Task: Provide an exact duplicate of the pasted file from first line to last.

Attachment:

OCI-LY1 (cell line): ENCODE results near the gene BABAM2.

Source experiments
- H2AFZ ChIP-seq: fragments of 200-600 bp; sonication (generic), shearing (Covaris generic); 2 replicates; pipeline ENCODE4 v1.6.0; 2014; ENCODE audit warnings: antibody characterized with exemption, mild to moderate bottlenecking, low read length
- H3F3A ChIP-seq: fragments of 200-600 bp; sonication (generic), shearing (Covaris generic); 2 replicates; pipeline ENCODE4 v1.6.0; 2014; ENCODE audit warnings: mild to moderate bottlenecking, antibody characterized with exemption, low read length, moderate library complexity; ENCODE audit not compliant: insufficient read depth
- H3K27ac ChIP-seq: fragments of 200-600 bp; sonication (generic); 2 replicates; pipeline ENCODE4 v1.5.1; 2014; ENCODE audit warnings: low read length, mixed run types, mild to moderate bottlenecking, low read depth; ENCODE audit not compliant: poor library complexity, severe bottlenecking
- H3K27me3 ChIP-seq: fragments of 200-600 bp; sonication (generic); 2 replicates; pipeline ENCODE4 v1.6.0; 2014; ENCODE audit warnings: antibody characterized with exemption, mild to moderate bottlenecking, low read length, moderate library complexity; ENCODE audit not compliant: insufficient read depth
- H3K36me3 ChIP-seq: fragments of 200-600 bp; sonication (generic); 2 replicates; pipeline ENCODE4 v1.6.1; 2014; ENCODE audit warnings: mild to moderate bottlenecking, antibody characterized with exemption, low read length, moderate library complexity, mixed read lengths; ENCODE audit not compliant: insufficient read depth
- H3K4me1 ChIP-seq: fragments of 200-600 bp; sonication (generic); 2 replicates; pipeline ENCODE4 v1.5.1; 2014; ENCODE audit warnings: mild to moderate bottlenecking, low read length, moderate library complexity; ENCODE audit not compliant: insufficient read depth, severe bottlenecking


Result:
OCI-LY1 (cell line): ENCODE results near the gene BABAM2.

Source experiments
- H2AFZ ChIP-seq: fragments of 200-600 bp; sonication (generic), shearing (Covaris generic); 2 replicates; pipeline ENCODE4 v1.6.0; 2014; ENCODE audit warnings: antibody characterized with exemption, mild to moderate bottlenecking, low read length
- H3F3A ChIP-seq: fragments of 200-600 bp; sonication (generic), shearing (Covaris generic); 2 replicates; pipeline ENCODE4 v1.6.0; 2014; ENCODE audit warnings: mild to moderate bottlenecking, antibody characterized with exemption, low read length, moderate library complexity; ENCODE audit not compliant: insufficient read depth
- H3K27ac ChIP-seq: fragments of 200-600 bp; sonication (generic); 2 replicates; pipeline ENCODE4 v1.5.1; 2014; ENCODE audit warnings: low read length, mixed run types, mild to moderate bottlenecking, low read depth; ENCODE audit not compliant: poor library complexity, severe bottlenecking
- H3K27me3 ChIP-seq: fragments of 200-600 bp; sonication (generic); 2 replicates; pipeline ENCODE4 v1.6.0; 2014; ENCODE audit warnings: antibody characterized with exemption, mild to moderate bottlenecking, low read length, moderate library complexity; ENCODE audit not compliant: insufficient read depth
- H3K36me3 ChIP-seq: fragments of 200-600 bp; sonication (generic); 2 replicates; pipeline ENCODE4 v1.6.1; 2014; ENCODE audit warnings: mild to moderate bottlenecking, antibody characterized with exemption, low read length, moderate library complexity, mixed read lengths; ENCODE audit not compliant: insufficient read depth
- H3K4me1 ChIP-seq: fragments of 200-600 bp; sonication (generic); 2 replicates; pipeline ENCODE4 v1.5.1; 2014; ENCODE audit warnings: mild to moderate bottlenecking, low read length, moderate library complexity; ENCODE audit not compliant: insufficient read depth, severe bottlenecking